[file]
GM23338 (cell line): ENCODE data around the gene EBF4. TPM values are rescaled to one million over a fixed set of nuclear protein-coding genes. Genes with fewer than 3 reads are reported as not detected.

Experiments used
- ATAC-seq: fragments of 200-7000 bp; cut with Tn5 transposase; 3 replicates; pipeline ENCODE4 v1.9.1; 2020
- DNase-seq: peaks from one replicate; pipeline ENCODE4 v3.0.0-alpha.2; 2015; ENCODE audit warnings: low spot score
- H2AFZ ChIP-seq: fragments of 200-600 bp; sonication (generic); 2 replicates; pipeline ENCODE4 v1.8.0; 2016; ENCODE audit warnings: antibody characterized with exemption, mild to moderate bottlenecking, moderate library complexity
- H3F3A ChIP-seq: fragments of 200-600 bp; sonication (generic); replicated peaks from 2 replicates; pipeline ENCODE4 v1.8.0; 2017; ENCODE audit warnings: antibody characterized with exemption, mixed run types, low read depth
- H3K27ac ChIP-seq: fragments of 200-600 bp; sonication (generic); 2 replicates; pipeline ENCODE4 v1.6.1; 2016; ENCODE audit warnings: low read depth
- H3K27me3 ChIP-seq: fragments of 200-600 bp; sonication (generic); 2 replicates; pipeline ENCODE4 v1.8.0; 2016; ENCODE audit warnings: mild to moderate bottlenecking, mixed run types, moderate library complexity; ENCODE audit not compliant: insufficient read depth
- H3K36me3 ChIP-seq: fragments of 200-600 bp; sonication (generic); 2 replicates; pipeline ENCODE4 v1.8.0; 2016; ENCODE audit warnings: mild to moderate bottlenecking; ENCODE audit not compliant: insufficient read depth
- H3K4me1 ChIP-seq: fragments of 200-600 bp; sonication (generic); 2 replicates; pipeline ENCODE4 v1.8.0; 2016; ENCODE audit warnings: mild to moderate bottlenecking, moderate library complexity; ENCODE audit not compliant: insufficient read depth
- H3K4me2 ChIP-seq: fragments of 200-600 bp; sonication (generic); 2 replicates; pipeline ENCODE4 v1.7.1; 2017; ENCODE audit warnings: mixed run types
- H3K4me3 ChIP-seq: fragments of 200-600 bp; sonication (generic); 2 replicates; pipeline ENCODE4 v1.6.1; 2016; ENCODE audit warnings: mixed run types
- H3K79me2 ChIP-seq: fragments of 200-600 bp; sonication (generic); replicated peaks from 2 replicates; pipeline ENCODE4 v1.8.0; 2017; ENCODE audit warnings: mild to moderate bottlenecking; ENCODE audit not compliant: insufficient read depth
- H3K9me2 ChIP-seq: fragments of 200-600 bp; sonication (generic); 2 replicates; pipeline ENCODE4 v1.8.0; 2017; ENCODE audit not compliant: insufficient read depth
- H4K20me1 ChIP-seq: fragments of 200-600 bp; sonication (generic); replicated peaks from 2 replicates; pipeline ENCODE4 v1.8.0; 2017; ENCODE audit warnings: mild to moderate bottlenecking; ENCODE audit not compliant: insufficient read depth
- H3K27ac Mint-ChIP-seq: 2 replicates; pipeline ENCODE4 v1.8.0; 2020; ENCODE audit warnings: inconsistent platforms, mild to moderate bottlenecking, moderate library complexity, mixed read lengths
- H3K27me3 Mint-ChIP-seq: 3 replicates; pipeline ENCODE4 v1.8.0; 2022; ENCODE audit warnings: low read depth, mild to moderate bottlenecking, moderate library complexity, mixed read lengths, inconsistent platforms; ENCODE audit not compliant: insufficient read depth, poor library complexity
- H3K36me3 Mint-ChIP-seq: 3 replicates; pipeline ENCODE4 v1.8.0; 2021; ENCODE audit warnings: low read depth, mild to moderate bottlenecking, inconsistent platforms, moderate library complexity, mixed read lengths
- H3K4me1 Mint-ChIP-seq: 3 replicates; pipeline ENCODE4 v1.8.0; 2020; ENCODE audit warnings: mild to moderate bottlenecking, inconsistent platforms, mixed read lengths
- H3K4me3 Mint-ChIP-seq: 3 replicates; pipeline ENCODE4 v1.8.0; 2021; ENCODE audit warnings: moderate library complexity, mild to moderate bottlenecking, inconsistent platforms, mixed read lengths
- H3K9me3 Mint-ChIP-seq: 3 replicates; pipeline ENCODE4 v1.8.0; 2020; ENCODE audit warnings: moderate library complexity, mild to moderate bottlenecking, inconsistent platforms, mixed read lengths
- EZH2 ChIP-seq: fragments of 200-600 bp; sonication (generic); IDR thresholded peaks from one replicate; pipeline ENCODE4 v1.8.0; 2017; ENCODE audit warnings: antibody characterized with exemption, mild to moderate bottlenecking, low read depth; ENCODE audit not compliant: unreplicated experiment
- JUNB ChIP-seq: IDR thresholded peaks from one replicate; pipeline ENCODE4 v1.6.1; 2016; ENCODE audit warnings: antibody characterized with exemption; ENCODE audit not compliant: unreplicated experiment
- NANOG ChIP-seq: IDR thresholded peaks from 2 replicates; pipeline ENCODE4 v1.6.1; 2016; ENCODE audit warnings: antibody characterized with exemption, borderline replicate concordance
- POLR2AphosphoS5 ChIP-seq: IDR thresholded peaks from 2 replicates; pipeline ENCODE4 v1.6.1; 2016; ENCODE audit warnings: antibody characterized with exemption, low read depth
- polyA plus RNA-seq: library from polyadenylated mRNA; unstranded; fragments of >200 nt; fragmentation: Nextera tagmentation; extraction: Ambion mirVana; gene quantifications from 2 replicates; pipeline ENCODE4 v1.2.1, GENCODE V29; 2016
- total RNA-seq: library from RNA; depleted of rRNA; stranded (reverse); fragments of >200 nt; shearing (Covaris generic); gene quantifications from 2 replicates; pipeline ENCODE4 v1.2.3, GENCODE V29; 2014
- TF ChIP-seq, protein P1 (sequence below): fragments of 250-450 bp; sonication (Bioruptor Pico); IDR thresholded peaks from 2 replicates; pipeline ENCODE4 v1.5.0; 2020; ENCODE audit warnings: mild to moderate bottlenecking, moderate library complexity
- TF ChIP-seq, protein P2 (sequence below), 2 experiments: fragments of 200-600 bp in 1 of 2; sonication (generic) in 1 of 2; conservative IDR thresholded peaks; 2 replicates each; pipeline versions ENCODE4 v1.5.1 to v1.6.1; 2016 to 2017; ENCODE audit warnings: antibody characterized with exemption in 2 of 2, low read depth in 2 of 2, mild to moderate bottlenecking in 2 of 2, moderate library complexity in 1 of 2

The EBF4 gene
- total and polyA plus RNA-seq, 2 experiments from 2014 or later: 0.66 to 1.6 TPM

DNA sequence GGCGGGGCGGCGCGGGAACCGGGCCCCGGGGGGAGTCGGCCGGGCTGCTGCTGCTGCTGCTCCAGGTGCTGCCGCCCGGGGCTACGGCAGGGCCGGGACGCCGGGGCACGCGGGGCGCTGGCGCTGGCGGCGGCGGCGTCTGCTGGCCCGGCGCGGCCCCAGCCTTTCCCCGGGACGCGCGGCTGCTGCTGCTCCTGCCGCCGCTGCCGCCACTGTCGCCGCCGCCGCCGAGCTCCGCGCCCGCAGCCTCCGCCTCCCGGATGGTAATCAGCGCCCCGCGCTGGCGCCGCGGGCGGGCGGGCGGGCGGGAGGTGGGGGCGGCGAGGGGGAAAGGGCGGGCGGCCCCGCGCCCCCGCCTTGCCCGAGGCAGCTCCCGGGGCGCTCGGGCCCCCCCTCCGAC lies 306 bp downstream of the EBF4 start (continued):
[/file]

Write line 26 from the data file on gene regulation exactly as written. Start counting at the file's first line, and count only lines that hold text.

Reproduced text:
- polyA plus RNA-seq: library from polyadenylated mRNA; unstranded; fragments of >200 nt; fragmentation: Nextera tagmentation; extraction: Ambion mirVana; gene quantifications from 2 replicates; pipeline ENCODE4 v1.2.1, GENCODE V29; 2016